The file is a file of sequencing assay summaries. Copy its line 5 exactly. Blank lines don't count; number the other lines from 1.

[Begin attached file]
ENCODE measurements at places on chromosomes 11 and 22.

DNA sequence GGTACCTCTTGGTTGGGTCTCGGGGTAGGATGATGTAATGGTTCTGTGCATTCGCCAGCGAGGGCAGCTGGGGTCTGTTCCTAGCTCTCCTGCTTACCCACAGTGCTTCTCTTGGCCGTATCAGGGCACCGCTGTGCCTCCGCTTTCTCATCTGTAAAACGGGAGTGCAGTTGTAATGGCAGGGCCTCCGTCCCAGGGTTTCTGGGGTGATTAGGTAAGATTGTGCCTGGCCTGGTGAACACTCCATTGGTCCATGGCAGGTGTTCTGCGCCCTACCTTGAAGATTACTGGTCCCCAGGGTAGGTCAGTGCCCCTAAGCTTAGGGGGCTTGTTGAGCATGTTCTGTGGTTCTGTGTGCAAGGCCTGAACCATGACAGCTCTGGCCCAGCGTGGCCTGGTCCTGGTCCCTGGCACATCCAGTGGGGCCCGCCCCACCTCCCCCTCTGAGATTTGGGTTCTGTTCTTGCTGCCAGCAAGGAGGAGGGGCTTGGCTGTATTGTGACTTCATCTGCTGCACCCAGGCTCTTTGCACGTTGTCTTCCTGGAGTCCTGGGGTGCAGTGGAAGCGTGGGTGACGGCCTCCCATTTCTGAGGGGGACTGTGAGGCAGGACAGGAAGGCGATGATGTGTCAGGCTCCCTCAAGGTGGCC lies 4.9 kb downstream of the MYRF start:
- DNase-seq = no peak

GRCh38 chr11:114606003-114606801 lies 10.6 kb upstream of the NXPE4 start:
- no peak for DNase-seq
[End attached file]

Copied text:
- no peak for DNase-seq